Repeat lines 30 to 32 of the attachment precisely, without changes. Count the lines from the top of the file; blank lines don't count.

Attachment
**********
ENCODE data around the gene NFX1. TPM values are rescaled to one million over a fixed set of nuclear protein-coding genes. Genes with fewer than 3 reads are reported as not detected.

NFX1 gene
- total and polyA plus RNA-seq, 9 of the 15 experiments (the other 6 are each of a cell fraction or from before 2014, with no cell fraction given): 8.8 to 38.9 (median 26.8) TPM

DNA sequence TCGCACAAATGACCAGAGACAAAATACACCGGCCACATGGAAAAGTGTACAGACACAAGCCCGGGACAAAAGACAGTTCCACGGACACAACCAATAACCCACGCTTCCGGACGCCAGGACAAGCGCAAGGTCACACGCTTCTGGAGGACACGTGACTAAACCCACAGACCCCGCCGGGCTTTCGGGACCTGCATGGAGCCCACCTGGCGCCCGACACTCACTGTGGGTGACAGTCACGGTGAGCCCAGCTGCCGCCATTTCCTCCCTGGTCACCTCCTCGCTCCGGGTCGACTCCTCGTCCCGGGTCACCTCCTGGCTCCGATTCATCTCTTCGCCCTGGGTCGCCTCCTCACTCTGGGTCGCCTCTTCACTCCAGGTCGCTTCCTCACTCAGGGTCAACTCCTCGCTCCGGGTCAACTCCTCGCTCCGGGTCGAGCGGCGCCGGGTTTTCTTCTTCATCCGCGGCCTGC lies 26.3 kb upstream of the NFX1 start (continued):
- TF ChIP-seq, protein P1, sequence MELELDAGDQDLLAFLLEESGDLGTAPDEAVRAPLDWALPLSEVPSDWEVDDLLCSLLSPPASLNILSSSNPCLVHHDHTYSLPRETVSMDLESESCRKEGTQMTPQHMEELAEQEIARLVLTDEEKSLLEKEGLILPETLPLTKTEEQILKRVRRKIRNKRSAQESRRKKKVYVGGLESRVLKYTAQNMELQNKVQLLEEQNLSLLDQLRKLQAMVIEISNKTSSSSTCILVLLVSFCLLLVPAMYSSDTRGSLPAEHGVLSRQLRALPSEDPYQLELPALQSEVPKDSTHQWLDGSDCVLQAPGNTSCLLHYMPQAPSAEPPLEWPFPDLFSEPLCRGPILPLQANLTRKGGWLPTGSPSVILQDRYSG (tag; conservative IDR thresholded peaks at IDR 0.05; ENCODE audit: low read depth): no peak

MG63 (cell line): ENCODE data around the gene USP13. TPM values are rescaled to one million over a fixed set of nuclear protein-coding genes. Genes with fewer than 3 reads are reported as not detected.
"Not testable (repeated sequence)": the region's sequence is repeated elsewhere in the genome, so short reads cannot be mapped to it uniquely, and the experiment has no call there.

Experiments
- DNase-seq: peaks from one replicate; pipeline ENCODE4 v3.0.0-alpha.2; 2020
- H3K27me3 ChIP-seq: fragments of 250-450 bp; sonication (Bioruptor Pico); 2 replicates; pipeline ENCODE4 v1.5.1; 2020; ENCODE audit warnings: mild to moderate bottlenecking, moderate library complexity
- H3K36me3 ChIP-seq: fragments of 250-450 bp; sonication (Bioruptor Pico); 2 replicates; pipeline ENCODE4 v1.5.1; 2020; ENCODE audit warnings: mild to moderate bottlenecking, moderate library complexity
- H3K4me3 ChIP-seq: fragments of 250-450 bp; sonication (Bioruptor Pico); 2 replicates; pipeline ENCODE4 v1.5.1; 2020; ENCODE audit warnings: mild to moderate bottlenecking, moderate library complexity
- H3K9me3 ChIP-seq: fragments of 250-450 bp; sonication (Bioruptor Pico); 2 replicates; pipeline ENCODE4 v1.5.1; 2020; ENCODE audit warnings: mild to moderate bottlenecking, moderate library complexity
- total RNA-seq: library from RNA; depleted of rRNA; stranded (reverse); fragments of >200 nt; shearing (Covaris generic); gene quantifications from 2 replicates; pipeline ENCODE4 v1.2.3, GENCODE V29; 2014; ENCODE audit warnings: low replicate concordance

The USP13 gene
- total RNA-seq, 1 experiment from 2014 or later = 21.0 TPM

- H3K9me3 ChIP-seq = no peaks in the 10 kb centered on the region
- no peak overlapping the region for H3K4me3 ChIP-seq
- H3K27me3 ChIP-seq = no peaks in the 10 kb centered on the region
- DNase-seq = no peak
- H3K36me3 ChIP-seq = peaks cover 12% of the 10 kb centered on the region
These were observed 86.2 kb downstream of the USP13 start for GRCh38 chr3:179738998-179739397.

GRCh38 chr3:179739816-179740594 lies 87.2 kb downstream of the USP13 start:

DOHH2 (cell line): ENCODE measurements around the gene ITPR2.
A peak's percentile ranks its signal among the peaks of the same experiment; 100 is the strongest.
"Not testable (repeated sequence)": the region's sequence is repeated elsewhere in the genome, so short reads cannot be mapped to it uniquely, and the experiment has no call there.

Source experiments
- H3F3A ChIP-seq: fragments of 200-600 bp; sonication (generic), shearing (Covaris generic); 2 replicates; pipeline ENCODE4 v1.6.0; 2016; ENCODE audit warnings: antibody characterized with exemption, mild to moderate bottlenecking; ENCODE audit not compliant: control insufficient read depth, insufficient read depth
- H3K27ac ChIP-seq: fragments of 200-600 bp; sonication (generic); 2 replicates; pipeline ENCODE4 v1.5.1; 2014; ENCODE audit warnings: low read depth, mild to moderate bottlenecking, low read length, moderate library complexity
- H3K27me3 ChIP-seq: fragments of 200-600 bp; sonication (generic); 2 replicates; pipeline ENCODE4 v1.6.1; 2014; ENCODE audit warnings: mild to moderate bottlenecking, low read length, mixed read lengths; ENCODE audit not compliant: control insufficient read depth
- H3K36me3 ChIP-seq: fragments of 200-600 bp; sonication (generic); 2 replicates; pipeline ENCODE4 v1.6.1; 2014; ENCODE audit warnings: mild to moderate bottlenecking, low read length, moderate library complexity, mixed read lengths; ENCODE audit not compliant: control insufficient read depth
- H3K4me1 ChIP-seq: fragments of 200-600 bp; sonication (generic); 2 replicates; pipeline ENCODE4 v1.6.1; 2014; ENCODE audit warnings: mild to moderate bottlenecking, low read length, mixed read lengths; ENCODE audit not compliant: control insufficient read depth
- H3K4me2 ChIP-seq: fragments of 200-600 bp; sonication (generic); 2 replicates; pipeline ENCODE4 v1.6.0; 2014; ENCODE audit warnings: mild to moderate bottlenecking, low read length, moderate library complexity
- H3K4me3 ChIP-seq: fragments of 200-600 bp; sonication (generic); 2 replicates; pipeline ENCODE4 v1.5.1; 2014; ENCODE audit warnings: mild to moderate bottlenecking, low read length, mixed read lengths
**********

- H3K27me3 ChIP-seq: fragments of 200-600 bp; sonication (generic); 2 replicates; pipeline ENCODE4 v1.6.1; 2014; ENCODE audit warnings: mild to moderate bottlenecking, low read length, mixed read lengths; ENCODE audit not compliant: control insufficient read depth
- H3K36me3 ChIP-seq: fragments of 200-600 bp; sonication (generic); 2 replicates; pipeline ENCODE4 v1.6.1; 2014; ENCODE audit warnings: mild to moderate bottlenecking, low read length, moderate library complexity, mixed read lengths; ENCODE audit not compliant: control insufficient read depth
- H3K4me1 ChIP-seq: fragments of 200-600 bp; sonication (generic); 2 replicates; pipeline ENCODE4 v1.6.1; 2014; ENCODE audit warnings: mild to moderate bottlenecking, low read length, mixed read lengths; ENCODE audit not compliant: control insufficient read depth